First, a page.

"You keep calling that number if it helps you, kiddo. Just... Remember that I love you, okay?"
"Okay. I love you too, Dad."
Burt leaves, climbing the stairs slowly. Kurt hears the door close softly at the top and then hushed voices from upstairs: his Dad telling Carole.
Puck's got his head down, but Finn isn't being subtle about staring at Kurt, so he stands and walks calmly into the bathroom. He closes the door behind him and sinks down against it, bringing his knees up to his chest and wrapping his arms around them.
He drops his head down in between his knees and lets himself cry. It doesn't matter that Finn and Puck are in the next room, likely listening to him; they already know he needs to call some stupid helpline to get by, what does it matter if they hear him breaking.
He stays there for a few minutes before there's a quiet knock on the door, "Kurt, dude, are you okay?"
Finn tries the door but Kurt pushed back against it and it closes again with a tiny click, "I'm fine, Finn. Please just leave me alone."
Puck's voice cuts through his tears like glass, "No way, man." Kurt reaches up and flicks the lock on the door, effectively blocking them from coming in. He ignores them talking through the door at him. He hears Finn drop clumsily to the floor and Puck slides down the wall next to it, "I used to call a helpline."
Kurt lifts his head and wipes at his eyes, leaning back against the door, listening.
"When my Dad left, I blamed myself," Kurt doesn't say anything, but Puck doesn't seem to care whether he's listening or not, "I called that helpline every couple weeks for almost a year, whenever my Mom would lose it and I had to take care of Sarah. After a while, I got better, because Mom stopped drinking."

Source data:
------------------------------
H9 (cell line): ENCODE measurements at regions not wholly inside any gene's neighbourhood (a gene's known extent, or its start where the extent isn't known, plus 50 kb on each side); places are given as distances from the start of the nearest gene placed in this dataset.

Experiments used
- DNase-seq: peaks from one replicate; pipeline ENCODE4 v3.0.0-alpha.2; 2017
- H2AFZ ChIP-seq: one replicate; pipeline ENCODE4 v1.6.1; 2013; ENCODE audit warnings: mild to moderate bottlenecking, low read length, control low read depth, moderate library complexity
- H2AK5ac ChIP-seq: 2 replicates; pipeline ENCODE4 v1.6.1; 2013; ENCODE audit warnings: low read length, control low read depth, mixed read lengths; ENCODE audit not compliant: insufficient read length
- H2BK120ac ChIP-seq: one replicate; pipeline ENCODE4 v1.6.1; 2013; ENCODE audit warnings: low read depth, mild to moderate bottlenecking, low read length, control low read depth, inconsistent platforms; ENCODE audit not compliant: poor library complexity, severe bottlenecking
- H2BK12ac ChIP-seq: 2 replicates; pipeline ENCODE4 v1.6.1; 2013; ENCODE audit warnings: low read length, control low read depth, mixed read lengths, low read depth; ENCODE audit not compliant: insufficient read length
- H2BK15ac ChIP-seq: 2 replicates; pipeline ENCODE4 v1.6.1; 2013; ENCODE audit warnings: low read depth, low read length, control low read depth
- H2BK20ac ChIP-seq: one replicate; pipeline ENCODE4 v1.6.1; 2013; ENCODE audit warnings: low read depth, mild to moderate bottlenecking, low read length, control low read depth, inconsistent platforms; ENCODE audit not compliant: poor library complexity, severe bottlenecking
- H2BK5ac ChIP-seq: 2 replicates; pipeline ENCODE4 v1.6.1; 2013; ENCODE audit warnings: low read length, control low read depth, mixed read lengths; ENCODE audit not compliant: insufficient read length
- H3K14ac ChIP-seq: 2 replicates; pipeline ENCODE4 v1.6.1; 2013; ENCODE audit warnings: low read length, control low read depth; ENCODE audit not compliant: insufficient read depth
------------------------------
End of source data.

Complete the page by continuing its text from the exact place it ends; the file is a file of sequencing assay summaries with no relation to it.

Kurt sniffs loudly in the bathroom; it's typical that Puck would think he understands.
"I get it, it's not the same, but I mean, I understand the need to talk to someone who gets it. And I'm sorry that I was ever part of the reason you called–that I probably still am part of the reason–"
Finn chimes in quietly, sounding upset, "Me too, Kurt."
They're all quiet for a long time, until Finn and Puck seem to give up. Puck mumbles through the door that they're going to play video games and if Kurt wants to come out, he can play too if he wants, and then they're gone from the other side of the door; Kurt gets up after a few minutes, washes his face in the sink, and opens the door slowly.
The other boys pause the video game immediately and Finn moves over on the couch so Kurt can sit between them. Kurt lifts a hand, "I do not want to talk about it," and then sits down between them, feeling irrationally safe squished between the two massive football players.
He doesn't tell them for a long time, but when Puck starts beating up anybody who looks at him wrong and Finn manages to convince half the school that "fag" is a terrible word, it changes Kurt's life. His calls dwindle from eight or nine a month, and by the time he graduates he's calling once a month and doesn't even care that the only boyfriends he's had have been scared away by his step brother and his step brother's best friend. Because Puck will realize eventually, and Kurt doesn't think Puck is very scared of Finn at all.